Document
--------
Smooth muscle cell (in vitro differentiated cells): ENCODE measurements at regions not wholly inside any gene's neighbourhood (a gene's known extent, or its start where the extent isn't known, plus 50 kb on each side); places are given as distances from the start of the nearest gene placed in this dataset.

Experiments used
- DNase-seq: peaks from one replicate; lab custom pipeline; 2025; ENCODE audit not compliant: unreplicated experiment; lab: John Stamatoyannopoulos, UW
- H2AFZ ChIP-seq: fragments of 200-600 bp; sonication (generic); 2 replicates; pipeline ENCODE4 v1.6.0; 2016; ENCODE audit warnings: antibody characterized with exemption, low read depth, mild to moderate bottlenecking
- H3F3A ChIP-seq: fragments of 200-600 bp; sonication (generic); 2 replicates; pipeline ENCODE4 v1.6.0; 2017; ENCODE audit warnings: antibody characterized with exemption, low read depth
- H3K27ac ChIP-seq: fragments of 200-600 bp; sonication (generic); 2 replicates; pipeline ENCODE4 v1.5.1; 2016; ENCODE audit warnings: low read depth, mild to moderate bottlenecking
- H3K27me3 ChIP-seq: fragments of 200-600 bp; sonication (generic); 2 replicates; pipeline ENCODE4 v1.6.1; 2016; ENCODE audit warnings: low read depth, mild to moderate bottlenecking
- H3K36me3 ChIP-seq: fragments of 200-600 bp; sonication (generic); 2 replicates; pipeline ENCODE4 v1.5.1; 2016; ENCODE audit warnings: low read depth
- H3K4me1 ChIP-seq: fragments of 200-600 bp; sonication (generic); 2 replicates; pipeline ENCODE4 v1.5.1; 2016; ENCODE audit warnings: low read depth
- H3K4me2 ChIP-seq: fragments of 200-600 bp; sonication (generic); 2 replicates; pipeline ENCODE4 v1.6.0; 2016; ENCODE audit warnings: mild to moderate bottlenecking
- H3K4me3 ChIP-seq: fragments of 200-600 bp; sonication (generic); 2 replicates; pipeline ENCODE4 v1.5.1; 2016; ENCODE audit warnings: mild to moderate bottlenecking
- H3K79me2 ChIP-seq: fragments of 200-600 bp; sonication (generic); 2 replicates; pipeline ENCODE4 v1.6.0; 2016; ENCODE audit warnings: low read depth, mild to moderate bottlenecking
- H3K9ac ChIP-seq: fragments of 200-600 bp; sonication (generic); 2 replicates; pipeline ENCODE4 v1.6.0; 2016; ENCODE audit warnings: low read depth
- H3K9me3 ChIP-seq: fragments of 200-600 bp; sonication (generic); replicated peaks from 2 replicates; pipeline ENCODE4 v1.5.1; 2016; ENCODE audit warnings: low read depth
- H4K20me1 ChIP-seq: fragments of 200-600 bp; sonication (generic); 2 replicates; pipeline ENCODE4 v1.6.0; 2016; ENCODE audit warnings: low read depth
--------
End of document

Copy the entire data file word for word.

Smooth muscle cell (in vitro differentiated cells): ENCODE measurements at regions not wholly inside any gene's neighbourhood (a gene's known extent, or its start where the extent isn't known, plus 50 kb on each side); places are given as distances from the start of the nearest gene placed in this dataset.

Experiments used
- DNase-seq: peaks from one replicate; lab custom pipeline; 2025; ENCODE audit not compliant: unreplicated experiment; lab: John Stamatoyannopoulos, UW
- H2AFZ ChIP-seq: fragments of 200-600 bp; sonication (generic); 2 replicates; pipeline ENCODE4 v1.6.0; 2016; ENCODE audit warnings: antibody characterized with exemption, low read depth, mild to moderate bottlenecking
- H3F3A ChIP-seq: fragments of 200-600 bp; sonication (generic); 2 replicates; pipeline ENCODE4 v1.6.0; 2017; ENCODE audit warnings: antibody characterized with exemption, low read depth
- H3K27ac ChIP-seq: fragments of 200-600 bp; sonication (generic); 2 replicates; pipeline ENCODE4 v1.5.1; 2016; ENCODE audit warnings: low read depth, mild to moderate bottlenecking
- H3K27me3 ChIP-seq: fragments of 200-600 bp; sonication (generic); 2 replicates; pipeline ENCODE4 v1.6.1; 2016; ENCODE audit warnings: low read depth, mild to moderate bottlenecking
- H3K36me3 ChIP-seq: fragments of 200-600 bp; sonication (generic); 2 replicates; pipeline ENCODE4 v1.5.1; 2016; ENCODE audit warnings: low read depth
- H3K4me1 ChIP-seq: fragments of 200-600 bp; sonication (generic); 2 replicates; pipeline ENCODE4 v1.5.1; 2016; ENCODE audit warnings: low read depth
- H3K4me2 ChIP-seq: fragments of 200-600 bp; sonication (generic); 2 replicates; pipeline ENCODE4 v1.6.0; 2016; ENCODE audit warnings: mild to moderate bottlenecking
- H3K4me3 ChIP-seq: fragments of 200-600 bp; sonication (generic); 2 replicates; pipeline ENCODE4 v1.5.1; 2016; ENCODE audit warnings: mild to moderate bottlenecking
- H3K79me2 ChIP-seq: fragments of 200-600 bp; sonication (generic); 2 replicates; pipeline ENCODE4 v1.6.0; 2016; ENCODE audit warnings: low read depth, mild to moderate bottlenecking
- H3K9ac ChIP-seq: fragments of 200-600 bp; sonication (generic); 2 replicates; pipeline ENCODE4 v1.6.0; 2016; ENCODE audit warnings: low read depth
- H3K9me3 ChIP-seq: fragments of 200-600 bp; sonication (generic); replicated peaks from 2 replicates; pipeline ENCODE4 v1.5.1; 2016; ENCODE audit warnings: low read depth
- H4K20me1 ChIP-seq: fragments of 200-600 bp; sonication (generic); 2 replicates; pipeline ENCODE4 v1.6.0; 2016; ENCODE audit warnings: low read depth